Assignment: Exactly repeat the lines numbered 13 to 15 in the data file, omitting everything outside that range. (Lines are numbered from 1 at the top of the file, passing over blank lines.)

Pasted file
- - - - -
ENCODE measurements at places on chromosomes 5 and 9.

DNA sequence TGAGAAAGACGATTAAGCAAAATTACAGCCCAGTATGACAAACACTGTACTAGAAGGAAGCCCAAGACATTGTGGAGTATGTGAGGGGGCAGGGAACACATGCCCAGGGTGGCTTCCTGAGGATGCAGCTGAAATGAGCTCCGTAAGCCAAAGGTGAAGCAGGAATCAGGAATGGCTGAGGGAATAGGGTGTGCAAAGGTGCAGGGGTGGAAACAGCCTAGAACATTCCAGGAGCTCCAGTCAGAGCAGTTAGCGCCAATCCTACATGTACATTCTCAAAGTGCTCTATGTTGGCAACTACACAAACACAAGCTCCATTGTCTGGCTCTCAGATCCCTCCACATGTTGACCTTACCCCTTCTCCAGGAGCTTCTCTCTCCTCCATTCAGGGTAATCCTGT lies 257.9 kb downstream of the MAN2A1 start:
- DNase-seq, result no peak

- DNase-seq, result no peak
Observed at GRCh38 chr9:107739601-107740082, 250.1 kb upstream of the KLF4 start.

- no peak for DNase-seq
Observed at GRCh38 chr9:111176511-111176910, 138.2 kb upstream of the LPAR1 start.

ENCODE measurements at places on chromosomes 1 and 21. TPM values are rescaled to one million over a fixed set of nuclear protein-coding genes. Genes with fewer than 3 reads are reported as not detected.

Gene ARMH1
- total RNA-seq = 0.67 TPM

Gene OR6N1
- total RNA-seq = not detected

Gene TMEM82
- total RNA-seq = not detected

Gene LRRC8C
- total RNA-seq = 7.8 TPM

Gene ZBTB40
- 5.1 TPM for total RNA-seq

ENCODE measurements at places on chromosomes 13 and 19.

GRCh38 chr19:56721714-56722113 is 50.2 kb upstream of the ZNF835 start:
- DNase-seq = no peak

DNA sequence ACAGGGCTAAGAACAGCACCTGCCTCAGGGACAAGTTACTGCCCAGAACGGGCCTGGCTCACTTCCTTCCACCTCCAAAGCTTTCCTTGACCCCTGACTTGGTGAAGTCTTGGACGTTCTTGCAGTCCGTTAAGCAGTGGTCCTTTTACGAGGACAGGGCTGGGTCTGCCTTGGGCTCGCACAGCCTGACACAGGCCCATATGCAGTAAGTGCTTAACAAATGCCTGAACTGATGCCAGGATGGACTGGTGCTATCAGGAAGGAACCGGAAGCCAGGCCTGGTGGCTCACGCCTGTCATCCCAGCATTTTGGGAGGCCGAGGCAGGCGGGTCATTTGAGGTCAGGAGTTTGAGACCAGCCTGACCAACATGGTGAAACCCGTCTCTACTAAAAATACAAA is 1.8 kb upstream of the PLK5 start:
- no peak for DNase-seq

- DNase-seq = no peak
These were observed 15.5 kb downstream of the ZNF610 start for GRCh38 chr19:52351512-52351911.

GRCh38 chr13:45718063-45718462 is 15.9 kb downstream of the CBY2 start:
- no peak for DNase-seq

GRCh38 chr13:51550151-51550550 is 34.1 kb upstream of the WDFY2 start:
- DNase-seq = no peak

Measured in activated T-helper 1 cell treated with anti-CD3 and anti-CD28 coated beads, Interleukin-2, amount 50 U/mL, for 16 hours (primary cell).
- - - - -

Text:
Gene TMEM82
- total RNA-seq = not detected

Gene LRRC8C